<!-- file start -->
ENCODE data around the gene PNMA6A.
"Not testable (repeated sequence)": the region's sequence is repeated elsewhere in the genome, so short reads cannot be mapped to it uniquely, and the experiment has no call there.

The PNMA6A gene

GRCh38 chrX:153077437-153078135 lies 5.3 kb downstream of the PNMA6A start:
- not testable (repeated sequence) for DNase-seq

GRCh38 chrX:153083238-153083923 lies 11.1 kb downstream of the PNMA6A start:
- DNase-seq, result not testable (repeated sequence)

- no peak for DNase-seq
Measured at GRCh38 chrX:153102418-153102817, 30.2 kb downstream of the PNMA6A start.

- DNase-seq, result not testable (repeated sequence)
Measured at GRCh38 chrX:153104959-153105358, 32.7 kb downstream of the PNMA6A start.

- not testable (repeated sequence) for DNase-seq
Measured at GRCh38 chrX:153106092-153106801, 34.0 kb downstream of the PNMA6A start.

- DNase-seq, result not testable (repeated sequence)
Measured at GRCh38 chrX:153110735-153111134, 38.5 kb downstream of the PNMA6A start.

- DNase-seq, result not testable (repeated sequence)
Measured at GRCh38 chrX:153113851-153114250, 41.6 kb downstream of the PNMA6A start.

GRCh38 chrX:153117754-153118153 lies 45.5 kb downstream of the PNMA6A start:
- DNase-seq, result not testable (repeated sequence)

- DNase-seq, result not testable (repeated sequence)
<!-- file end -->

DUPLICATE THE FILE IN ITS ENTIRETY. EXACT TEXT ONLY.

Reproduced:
ENCODE data around the gene PNMA6A.
"Not testable (repeated sequence)": the region's sequence is repeated elsewhere in the genome, so short reads cannot be mapped to it uniquely, and the experiment has no call there.

The PNMA6A gene

GRCh38 chrX:153077437-153078135 lies 5.3 kb downstream of the PNMA6A start:
- not testable (repeated sequence) for DNase-seq

GRCh38 chrX:153083238-153083923 lies 11.1 kb downstream of the PNMA6A start:
- DNase-seq, result not testable (repeated sequence)

- no peak for DNase-seq
Measured at GRCh38 chrX:153102418-153102817, 30.2 kb downstream of the PNMA6A start.

- DNase-seq, result not testable (repeated sequence)
Measured at GRCh38 chrX:153104959-153105358, 32.7 kb downstream of the PNMA6A start.

- not testable (repeated sequence) for DNase-seq
Measured at GRCh38 chrX:153106092-153106801, 34.0 kb downstream of the PNMA6A start.

- DNase-seq, result not testable (repeated sequence)
Measured at GRCh38 chrX:153110735-153111134, 38.5 kb downstream of the PNMA6A start.

- DNase-seq, result not testable (repeated sequence)
Measured at GRCh38 chrX:153113851-153114250, 41.6 kb downstream of the PNMA6A start.

GRCh38 chrX:153117754-153118153 lies 45.5 kb downstream of the PNMA6A start:
- DNase-seq, result not testable (repeated sequence)

- DNase-seq, result not testable (repeated sequence)